Legal
Lisa Liu

After having her son, Lisa moved to Menlo Park and joined PAMP to get to know other parents nearby. Currently she’s a partner at The Mitzel Group, LLP where she heads up the business and corporate transactions practice.

 

 

 

 

Marketing & Communications
Liz Austin

A recent transplant to the Bay Area, Liz has over 15 years of international experience in marketing and communications. Her prior positions have included working as the marketing and communications manager for the Virgin Australia Melbourne Fashion Festival from 2014-2016 and she is currently a brand and marketing consultant. She is also developing and writing an culture blog for Silicon Valley – Ulterior Life.

 

 

Membership
Melissa McAlpine

Mom of twin girls, Melissa joined PAMP in 2016 when she and her husband moved to Maountain View from San Francisco. Melissa has spent the past eight years working in product management and user experience at a variety of consumer-facing companies in the media, travel and wearable tech industries.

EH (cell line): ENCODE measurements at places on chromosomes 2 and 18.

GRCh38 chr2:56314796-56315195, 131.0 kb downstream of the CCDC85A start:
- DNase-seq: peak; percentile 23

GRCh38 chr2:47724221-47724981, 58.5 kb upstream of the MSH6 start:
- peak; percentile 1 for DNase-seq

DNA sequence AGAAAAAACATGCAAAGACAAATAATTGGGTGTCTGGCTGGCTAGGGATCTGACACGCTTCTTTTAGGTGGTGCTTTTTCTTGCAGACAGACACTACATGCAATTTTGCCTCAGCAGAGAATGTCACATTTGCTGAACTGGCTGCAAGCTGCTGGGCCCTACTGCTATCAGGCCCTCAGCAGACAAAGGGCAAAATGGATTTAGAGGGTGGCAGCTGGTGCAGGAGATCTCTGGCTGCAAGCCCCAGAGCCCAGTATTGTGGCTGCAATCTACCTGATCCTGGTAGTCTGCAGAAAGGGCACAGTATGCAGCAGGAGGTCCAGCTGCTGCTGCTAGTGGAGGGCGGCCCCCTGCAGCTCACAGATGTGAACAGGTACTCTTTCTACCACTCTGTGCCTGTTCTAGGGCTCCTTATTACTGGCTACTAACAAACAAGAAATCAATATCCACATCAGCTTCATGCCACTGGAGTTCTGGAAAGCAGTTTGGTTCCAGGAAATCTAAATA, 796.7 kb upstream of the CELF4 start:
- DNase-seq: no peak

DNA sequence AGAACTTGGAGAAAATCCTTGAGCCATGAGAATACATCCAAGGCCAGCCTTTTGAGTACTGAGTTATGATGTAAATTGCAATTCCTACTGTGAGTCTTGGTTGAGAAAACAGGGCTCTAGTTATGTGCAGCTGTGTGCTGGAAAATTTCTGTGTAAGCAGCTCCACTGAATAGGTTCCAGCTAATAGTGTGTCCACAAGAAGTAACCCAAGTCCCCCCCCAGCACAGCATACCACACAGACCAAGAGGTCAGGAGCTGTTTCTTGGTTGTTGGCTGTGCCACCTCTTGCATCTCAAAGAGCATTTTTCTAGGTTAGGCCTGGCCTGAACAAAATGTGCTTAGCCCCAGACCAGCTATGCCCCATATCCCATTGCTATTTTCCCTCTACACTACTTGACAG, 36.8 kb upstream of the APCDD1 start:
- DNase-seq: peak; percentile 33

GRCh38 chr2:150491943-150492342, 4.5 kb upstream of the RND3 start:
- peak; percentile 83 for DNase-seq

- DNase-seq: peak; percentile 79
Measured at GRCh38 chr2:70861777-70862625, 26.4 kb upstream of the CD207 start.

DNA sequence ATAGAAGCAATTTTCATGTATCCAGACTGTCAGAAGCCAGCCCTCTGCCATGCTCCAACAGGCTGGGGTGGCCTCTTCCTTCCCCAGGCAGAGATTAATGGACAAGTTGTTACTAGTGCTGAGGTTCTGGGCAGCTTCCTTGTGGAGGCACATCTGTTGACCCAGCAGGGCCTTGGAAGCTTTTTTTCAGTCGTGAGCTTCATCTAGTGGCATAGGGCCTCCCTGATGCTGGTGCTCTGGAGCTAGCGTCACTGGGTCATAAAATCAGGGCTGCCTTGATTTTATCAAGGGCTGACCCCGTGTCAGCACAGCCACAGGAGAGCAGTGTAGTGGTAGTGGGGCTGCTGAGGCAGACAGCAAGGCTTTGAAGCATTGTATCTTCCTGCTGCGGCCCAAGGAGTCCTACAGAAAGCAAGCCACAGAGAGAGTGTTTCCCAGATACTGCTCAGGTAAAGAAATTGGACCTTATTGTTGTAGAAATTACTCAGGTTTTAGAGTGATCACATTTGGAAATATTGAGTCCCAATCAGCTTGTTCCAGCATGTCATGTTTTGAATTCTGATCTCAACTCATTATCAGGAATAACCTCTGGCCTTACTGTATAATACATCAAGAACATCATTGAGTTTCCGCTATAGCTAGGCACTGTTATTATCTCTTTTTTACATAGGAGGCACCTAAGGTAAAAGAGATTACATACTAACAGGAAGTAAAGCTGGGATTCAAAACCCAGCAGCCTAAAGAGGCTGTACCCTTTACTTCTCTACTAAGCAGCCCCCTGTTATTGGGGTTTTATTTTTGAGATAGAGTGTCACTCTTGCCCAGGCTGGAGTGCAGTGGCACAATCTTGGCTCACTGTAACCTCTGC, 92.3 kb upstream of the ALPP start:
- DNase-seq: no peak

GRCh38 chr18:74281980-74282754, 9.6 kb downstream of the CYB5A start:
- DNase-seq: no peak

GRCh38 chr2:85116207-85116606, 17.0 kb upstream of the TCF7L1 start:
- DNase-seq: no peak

Events
Rebecca Cafiero

Rebecca joined PAMP after her son was born in early 2016 and made great friends through PAMP events. She has a 15 year background in real estate and residential development and owns a boutique real estate brokerage. Rebecca is a certified in holistic health and nutrition and has an online wellness company that has served more than 5,000 customers and put together dozens of social and philanthropy events. She is also the president for the Northern California chapter of a non-profit health education group where she plans and executes educational events.

 

 

Member at Large
Nicole Pollock

In August 2016 Nicole and her family moved from San Francisco to Menlo Park and she quickly joined PAMP. She has spent the past 12 years working for tech companies Adobe, SalesForce and OpenTable, and currently works at Google. 

Tags:  board of directors 

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Study: Black Children with ADHD Symptoms Less Likely to Maintain Treatment Regimen

Posted By Communications Manager, Wednesday, May 24, 2017